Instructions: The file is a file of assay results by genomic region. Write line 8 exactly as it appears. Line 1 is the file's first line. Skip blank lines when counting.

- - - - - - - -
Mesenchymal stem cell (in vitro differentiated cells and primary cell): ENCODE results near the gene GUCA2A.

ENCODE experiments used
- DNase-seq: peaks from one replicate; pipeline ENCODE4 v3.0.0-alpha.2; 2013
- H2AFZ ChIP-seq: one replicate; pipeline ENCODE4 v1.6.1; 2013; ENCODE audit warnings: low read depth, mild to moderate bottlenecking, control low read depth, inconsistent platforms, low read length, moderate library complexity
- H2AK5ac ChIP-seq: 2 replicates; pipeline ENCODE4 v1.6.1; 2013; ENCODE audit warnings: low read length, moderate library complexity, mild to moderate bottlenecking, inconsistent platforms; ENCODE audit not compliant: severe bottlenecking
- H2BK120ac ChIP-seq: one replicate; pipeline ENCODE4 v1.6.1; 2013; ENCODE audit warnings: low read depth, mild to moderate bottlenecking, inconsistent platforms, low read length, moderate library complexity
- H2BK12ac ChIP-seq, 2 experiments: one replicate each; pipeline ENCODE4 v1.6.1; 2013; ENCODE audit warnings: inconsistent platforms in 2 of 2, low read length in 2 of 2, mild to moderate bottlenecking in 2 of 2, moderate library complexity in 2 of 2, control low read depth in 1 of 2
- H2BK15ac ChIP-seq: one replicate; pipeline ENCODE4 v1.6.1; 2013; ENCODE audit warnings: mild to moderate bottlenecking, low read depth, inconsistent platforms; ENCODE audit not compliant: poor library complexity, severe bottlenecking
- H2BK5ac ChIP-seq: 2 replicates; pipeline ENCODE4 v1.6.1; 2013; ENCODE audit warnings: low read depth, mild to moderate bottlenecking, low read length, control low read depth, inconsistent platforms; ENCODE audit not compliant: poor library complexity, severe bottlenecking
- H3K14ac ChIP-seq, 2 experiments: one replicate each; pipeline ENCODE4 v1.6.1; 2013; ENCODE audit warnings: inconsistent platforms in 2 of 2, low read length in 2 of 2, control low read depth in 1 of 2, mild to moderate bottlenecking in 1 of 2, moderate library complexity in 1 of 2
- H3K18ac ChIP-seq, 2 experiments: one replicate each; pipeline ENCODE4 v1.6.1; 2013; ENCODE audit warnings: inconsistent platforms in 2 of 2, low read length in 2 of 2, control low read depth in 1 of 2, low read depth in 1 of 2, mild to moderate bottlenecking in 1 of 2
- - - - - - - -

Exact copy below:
- H2BK15ac ChIP-seq: one replicate; pipeline ENCODE4 v1.6.1; 2013; ENCODE audit warnings: mild to moderate bottlenecking, low read depth, inconsistent platforms; ENCODE audit not compliant: poor library complexity, severe bottlenecking